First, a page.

Taichung Dream Group

 

Amazingly enough, Taichung, which seems to have everything for the entertainment seeker, now also has a place for the deeper sorts -- those rare spirits who care to probe the inner workings of the human heart through the exploration of dreams.   Taichung's new dream group meets on Sundays in a beautiful traditional tea house.   As might be expected, the group is small.   Sitting around in a circle on the floor and working with dreams is not for the common crowd.   Those drawn to this endeavor are that tiny minority who somehow are able to get beyond the ordinary reaction to dreams and glimpse in them instead the portal to a truer life, a fuller way of knowing and being.  

To gain contact with the depths of their own spirit, so as to enrich and empower their life and the lives of those around them, rare souls since the dawn of history have employed all sorts of methods.   The Sioux brave hung suspended through the night from bone hooks embedded in the flesh of his chest so that he might attain his vision and know himself.   Shamans in the Mexican highlands today still ingest hallucinogenic mushrooms or cacti to obtain the same result.   So as to induce the special dreams they desired, the ancient Greeks spent the night sleeping on the dirt floor of dark underground caves crawling with venomous snakes.   The premise of all these extreme practices is that you have not become a man or woman, you're somehow not yet truly human, and your life cannot be real until you touch its deepest vein and meet face to face, somehow or other, its ultimate source.   If there weren't truth to this, the practices wouldn't be so ubiquitous in all indigenous cultures everywhere.   Jesus Christ, in the secret Gospel of Thomas, re-discovered in Egypt in 1945, put it this way "If you bring forth what is within you, what you bring forth will save you.   If you do not bring forth what is within you, what you do not bring forth will destroy you."   In this remarkable passage Jesus is not telling us what to believe, in the way the church does, but urging us instead to discover what lies hidden within ourselves.   This is central to all wisdom traditions and religions in their truest form.

In modern times this mode of self-discovery was largely taken over by psychotherapy.   It's significant that Sigmund Freud felt his greatest book was "The Interpretation of Dreams."   Working with dreams was central to Freud's work because dreams are the one part of us that is totally spontaneous, out of our conscious control and, thus, utterly truthful.   The premise of this work is that to know the self is healing.   In one of his most famous cases of hysteria Freud actually caused a woman who had been in a wheelchair for years to stand up and walk again.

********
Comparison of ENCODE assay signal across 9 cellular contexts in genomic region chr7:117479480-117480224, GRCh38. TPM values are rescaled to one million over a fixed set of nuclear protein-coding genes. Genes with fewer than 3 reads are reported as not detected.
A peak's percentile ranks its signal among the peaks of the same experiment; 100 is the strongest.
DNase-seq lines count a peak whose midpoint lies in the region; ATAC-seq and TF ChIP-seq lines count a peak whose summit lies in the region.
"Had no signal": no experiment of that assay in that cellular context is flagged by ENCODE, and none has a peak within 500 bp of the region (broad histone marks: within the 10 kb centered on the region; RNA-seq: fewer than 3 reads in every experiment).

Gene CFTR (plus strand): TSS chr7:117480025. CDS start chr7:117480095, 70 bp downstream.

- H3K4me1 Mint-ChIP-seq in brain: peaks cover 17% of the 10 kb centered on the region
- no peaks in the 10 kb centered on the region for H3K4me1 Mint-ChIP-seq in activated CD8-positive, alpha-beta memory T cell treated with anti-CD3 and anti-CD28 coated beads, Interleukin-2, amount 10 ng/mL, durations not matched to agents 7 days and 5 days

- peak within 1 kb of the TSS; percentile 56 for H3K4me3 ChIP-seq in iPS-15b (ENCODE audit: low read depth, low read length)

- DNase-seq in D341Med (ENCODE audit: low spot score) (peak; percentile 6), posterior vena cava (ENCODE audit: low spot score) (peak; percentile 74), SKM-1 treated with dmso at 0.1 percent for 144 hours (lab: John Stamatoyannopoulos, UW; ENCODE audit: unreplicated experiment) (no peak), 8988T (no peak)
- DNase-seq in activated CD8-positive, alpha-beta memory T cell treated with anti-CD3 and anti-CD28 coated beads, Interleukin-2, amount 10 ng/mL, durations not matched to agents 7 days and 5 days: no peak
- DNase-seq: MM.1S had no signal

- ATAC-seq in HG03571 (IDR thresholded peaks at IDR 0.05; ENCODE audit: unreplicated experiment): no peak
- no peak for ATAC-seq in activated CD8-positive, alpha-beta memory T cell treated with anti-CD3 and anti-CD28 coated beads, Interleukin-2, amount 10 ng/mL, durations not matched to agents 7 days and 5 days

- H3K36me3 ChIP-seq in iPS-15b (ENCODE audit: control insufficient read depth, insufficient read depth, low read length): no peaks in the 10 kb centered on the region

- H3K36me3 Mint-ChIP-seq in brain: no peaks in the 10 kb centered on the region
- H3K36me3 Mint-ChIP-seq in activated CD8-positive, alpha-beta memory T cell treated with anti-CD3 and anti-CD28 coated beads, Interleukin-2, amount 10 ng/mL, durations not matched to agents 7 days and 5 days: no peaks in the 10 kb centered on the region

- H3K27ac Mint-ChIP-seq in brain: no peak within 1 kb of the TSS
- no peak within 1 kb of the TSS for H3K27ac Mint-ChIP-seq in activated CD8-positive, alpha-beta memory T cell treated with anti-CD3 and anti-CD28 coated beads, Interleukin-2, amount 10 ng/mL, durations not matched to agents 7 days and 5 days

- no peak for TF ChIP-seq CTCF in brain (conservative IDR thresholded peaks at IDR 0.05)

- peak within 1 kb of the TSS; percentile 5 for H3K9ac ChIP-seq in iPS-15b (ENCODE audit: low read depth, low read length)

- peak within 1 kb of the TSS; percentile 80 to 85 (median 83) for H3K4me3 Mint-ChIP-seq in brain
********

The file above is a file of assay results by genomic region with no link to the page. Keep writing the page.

Freud's most promising student, C.G. Jung, came to feel in later years that Freud took too narrow, and sexual, an approach to the analysis of dreams and to psychology.   Jung rediscovered in dreams a spiritual dimension.   He probed the writings of the alchemists, Eastern wisdom traditions, and early Christian motifs in order to understand the inner workings of the modern mind.   Significantly, he wrote a book entitled "Modern Man in Search of a Soul" and its very first chapter was "Dream Analysis and Its Practical Application."   Dreams had come back closer to their beginnings, to the intent of the Sioux brave hanging from the bone hooks, the Mexican shaman with his peyote buttons, and the teachings of Jesus Christ as contained in the lost Gospel of Thomas.  

Yet, even with C.G. Jung, the dream remained squarely in the hands of the trained specialist.   It was only a few decades ago was that the American psychiatrist Montague Ullman, M.D. was invited to Sweden to train psychiatric medical students to work with dreams.   In trying to devise a way to do this, he developed the experiential dream group process.   What he found, somewhat to his surprise, was that the process worked as well with laypeople as it did with the young doctors.   In fact, in many cases it worked better because they had less dogma about dreams stuffed into their heads and so it was easier for them to come to an appreciation of what a dream was really saying.  

Here in Taiwan, for example, a highly acclaimed Taiwanese university professor and the loving mother of a gifted boy, came to a dream group Dr. Shuyuan Wang and I held at Chaoyang University of Technology with a dream that she was poisoning her son.   She hotly denied doing anything of the sort.   Work with the dream, however, brought out the extent to which she'd been forcing her son to conform to her own values as a scholar when the boy actually had the temperament of an artist.   He painted.   He sang.   He played the violin so well.   The dream, she saw in the end, informed her that her incessant nagging of the poor child about his homework and school performance was toxic to his creativity and damaging to his genius.   With tears in her eyes, she realized what the gifted boy needed from her was not another scolding teacher, but a mother who could understand his unique gift and help him, in whatever way possible, to develop it.